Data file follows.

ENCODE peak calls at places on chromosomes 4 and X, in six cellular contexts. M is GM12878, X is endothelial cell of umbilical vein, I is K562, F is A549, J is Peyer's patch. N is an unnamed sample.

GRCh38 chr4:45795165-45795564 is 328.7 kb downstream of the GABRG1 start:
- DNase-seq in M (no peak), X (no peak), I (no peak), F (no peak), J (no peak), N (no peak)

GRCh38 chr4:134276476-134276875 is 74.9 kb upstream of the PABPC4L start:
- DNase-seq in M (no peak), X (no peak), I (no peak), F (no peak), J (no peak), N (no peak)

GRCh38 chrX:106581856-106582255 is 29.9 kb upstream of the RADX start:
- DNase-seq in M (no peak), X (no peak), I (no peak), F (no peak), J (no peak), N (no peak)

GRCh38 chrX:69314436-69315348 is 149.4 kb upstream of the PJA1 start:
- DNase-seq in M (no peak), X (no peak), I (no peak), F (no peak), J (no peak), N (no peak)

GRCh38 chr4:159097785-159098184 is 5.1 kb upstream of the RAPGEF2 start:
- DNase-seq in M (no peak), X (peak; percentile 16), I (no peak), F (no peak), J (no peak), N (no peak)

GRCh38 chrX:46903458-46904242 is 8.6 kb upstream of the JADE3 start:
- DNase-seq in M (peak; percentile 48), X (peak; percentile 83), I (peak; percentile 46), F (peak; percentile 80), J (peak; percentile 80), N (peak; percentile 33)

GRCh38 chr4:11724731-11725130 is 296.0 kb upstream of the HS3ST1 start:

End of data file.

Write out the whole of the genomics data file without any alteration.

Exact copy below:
ENCODE peak calls at places on chromosomes 4 and X, in six cellular contexts. M is GM12878, X is endothelial cell of umbilical vein, I is K562, F is A549, J is Peyer's patch. N is an unnamed sample.

GRCh38 chr4:45795165-45795564 is 328.7 kb downstream of the GABRG1 start:
- DNase-seq in M (no peak), X (no peak), I (no peak), F (no peak), J (no peak), N (no peak)

GRCh38 chr4:134276476-134276875 is 74.9 kb upstream of the PABPC4L start:
- DNase-seq in M (no peak), X (no peak), I (no peak), F (no peak), J (no peak), N (no peak)

GRCh38 chrX:106581856-106582255 is 29.9 kb upstream of the RADX start:
- DNase-seq in M (no peak), X (no peak), I (no peak), F (no peak), J (no peak), N (no peak)

GRCh38 chrX:69314436-69315348 is 149.4 kb upstream of the PJA1 start:
- DNase-seq in M (no peak), X (no peak), I (no peak), F (no peak), J (no peak), N (no peak)

GRCh38 chr4:159097785-159098184 is 5.1 kb upstream of the RAPGEF2 start:
- DNase-seq in M (no peak), X (peak; percentile 16), I (no peak), F (no peak), J (no peak), N (no peak)

GRCh38 chrX:46903458-46904242 is 8.6 kb upstream of the JADE3 start:
- DNase-seq in M (peak; percentile 48), X (peak; percentile 83), I (peak; percentile 46), F (peak; percentile 80), J (peak; percentile 80), N (peak; percentile 33)

GRCh38 chr4:11724731-11725130 is 296.0 kb upstream of the HS3ST1 start: